AQ102.06.10. Which country has an absolute advantage at producing low-quality cars?
AQ102.06.11. Which country has a comparative advantage for producing low-quality cars?
AQ102.06.12. Which country has a comparative advantage for producing high-quality cars?
AQ102.06.13. There are 1 million hours of labor available for making cars in the North, and another 1 million hours of labor available for making cars in the South. In a no-trade world, let’s assume that two-thirds of the auto industry labor in each region is used to make high-quality cars and one-third is used to make low-quality cars. What will be the global output of low-quality cars?
None of the above
AQ102.06.14. Now, allow specialization. If each region completely specializes in the type of car in which it holds the comparative advantage, what will be the global output of low-quality cars?
None of the above
AQ102.06.15. The Japanese people currently pay about four times the world price for rice because of trade barriers. Who is more likely to make a greater effort lobbying for or against a reduction in trade barriers?
Japanese rice farmers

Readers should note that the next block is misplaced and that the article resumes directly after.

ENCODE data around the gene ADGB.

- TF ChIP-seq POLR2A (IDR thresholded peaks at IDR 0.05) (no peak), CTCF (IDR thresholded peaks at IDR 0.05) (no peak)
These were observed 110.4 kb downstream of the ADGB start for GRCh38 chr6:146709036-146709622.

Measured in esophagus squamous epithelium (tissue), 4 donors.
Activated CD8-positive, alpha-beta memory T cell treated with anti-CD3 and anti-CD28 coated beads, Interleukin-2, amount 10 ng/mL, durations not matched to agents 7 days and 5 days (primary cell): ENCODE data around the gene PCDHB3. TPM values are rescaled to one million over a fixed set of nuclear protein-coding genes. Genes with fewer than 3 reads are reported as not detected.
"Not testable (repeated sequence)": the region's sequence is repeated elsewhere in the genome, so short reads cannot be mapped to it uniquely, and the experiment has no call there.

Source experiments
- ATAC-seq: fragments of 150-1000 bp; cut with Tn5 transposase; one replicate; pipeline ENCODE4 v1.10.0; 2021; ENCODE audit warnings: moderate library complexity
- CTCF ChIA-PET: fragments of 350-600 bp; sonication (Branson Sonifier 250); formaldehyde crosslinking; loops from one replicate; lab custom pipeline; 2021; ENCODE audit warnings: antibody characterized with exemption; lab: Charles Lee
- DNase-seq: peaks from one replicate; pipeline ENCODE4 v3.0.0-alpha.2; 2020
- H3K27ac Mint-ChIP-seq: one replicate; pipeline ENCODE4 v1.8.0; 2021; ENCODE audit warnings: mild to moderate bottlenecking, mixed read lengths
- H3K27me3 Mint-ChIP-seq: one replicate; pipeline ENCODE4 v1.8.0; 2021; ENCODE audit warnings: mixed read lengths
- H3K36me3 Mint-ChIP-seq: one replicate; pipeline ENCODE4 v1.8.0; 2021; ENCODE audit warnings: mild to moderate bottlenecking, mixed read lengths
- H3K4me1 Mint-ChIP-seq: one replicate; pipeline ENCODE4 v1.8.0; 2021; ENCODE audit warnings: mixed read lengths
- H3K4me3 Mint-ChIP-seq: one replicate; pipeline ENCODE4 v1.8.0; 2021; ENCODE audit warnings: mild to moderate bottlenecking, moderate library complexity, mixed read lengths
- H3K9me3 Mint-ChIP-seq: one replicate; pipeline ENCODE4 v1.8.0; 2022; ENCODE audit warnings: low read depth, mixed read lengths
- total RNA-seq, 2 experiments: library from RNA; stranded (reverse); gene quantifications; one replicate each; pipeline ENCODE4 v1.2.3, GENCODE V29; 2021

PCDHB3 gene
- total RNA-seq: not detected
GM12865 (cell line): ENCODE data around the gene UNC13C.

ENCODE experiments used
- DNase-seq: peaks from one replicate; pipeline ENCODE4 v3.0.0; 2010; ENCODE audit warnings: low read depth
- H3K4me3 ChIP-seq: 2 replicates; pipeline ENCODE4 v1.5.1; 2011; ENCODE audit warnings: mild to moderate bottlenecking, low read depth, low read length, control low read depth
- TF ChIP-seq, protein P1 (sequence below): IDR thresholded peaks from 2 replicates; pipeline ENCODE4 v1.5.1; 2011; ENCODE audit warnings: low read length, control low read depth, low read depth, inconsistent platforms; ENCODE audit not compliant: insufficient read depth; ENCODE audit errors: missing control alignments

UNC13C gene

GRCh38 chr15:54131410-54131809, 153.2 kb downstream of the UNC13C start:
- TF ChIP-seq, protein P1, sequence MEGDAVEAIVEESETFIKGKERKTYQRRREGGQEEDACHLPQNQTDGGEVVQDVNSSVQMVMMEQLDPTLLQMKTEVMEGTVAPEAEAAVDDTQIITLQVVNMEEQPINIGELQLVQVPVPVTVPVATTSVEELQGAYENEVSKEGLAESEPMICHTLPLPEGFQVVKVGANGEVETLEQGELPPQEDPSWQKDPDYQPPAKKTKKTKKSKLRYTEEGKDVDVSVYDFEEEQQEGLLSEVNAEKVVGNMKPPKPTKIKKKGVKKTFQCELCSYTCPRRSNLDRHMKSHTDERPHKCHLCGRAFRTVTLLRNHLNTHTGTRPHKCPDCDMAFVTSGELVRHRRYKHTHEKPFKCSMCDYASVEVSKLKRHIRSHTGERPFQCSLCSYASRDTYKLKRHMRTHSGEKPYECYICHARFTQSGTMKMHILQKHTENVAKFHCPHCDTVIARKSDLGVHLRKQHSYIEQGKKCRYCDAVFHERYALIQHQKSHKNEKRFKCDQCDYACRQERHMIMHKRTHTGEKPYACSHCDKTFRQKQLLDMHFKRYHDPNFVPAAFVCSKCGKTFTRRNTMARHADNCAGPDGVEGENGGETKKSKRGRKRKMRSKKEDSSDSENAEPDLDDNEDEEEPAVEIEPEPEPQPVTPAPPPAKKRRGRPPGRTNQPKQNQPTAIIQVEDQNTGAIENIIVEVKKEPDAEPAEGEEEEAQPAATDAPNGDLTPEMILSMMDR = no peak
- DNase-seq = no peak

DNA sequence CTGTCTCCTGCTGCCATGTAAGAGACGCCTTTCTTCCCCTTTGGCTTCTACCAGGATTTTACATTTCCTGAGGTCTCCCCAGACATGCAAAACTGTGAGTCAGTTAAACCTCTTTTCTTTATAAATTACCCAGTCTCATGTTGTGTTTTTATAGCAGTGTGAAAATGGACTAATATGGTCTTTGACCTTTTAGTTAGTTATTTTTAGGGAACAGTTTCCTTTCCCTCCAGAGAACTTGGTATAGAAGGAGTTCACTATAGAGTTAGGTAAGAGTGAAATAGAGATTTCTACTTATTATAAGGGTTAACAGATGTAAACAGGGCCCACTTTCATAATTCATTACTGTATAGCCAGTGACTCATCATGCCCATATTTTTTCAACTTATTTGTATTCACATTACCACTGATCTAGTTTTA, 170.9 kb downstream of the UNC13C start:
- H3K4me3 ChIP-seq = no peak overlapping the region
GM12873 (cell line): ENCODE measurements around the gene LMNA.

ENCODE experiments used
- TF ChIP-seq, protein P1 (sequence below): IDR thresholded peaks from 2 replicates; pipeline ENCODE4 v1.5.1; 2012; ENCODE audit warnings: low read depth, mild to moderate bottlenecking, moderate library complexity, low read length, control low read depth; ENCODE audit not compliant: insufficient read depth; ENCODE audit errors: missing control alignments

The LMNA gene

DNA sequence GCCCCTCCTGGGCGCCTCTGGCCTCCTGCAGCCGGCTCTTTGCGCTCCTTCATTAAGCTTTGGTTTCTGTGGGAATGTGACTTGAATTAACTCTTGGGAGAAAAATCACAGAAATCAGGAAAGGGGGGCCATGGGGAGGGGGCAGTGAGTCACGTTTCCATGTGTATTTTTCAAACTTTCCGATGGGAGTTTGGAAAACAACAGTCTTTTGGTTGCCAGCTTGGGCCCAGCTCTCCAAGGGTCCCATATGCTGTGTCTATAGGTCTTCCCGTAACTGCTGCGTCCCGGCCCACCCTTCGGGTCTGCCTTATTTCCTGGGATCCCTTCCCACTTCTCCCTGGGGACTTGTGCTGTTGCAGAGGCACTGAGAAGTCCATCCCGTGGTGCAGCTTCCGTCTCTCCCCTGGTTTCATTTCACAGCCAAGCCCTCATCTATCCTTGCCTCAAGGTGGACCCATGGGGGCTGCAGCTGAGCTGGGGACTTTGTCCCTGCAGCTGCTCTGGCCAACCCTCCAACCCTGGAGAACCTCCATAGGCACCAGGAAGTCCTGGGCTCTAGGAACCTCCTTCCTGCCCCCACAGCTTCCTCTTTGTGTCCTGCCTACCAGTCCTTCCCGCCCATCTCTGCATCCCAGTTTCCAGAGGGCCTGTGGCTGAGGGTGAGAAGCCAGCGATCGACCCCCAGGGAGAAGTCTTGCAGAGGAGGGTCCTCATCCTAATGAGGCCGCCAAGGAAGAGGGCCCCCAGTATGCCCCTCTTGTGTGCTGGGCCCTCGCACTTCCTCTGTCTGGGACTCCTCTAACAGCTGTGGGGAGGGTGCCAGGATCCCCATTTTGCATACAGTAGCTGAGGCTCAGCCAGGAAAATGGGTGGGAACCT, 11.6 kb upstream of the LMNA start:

AQ102.06.16. The supply curve for rice in Japan slopes upward, just like any normal supply curve. If Japan eliminated its trade barriers to rice, what would happen to the number of workers employed in the rice-producing industry in Japan: Would it rise or fall?
AQ102.06.17. Spend some time driving in Detroit, MI – the Motor City – and you’re sure to see bumper stickers with messages like “Buy American” or “Out of a job yet? Keep buying foreign!” or “Hungry? Eat your foreign car!” Explain these bumper stickers in light of what you’ve learned: Who is hurt most by imported automobiles?
American (domestic) consumers
American (domestic) car manufacturers
Foreign car manufacturers
AQ102.06.18. Trade restrictions on sugar cause U.S. consumers to pay more than twice the going world price for sugar. However, you are very unlikely to ever encounter bumper stickers that say things like “Out of money yet? Keep taxing foreign sugar!” or “Hungry? It’s probably because domestic sugar is so expensive!” Why?